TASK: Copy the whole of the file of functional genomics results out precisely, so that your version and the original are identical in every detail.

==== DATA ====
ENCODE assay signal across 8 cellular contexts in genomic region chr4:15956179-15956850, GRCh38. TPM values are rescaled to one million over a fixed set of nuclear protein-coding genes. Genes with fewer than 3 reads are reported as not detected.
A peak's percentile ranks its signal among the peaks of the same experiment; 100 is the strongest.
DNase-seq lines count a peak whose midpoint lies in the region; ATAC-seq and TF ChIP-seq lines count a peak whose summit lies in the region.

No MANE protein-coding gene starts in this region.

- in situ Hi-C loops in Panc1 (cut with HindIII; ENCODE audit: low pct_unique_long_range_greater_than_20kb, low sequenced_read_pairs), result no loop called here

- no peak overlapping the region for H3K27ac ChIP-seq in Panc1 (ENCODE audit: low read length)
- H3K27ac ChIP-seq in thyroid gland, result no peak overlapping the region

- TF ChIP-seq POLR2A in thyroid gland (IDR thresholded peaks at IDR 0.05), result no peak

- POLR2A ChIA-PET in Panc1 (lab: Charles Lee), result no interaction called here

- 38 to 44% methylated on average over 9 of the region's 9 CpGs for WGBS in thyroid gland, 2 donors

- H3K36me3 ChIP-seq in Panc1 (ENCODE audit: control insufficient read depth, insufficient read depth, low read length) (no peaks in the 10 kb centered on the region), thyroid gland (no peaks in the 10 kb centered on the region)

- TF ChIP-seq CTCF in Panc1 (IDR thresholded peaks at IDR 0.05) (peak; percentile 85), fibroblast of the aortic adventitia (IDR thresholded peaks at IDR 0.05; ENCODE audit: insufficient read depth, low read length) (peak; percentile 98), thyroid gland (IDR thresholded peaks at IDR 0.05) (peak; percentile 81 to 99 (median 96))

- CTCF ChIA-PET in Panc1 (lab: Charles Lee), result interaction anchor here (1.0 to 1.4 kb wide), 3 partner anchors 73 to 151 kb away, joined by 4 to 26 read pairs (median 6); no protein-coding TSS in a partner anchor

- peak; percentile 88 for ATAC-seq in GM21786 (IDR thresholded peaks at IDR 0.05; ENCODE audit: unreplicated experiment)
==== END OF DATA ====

ENCODE assay signal across 8 cellular contexts in genomic region chr4:15956179-15956850, GRCh38. TPM values are rescaled to one million over a fixed set of nuclear protein-coding genes. Genes with fewer than 3 reads are reported as not detected.
A peak's percentile ranks its signal among the peaks of the same experiment; 100 is the strongest.
DNase-seq lines count a peak whose midpoint lies in the region; ATAC-seq and TF ChIP-seq lines count a peak whose summit lies in the region.

No MANE protein-coding gene starts in this region.

- in situ Hi-C loops in Panc1 (cut with HindIII; ENCODE audit: low pct_unique_long_range_greater_than_20kb, low sequenced_read_pairs), result no loop called here

- no peak overlapping the region for H3K27ac ChIP-seq in Panc1 (ENCODE audit: low read length)
- H3K27ac ChIP-seq in thyroid gland, result no peak overlapping the region

- TF ChIP-seq POLR2A in thyroid gland (IDR thresholded peaks at IDR 0.05), result no peak

- POLR2A ChIA-PET in Panc1 (lab: Charles Lee), result no interaction called here

- 38 to 44% methylated on average over 9 of the region's 9 CpGs for WGBS in thyroid gland, 2 donors

- H3K36me3 ChIP-seq in Panc1 (ENCODE audit: control insufficient read depth, insufficient read depth, low read length) (no peaks in the 10 kb centered on the region), thyroid gland (no peaks in the 10 kb centered on the region)

- TF ChIP-seq CTCF in Panc1 (IDR thresholded peaks at IDR 0.05) (peak; percentile 85), fibroblast of the aortic adventitia (IDR thresholded peaks at IDR 0.05; ENCODE audit: insufficient read depth, low read length) (peak; percentile 98), thyroid gland (IDR thresholded peaks at IDR 0.05) (peak; percentile 81 to 99 (median 96))

- CTCF ChIA-PET in Panc1 (lab: Charles Lee), result interaction anchor here (1.0 to 1.4 kb wide), 3 partner anchors 73 to 151 kb away, joined by 4 to 26 read pairs (median 6); no protein-coding TSS in a partner anchor

- peak; percentile 88 for ATAC-seq in GM21786 (IDR thresholded peaks at IDR 0.05; ENCODE audit: unreplicated experiment)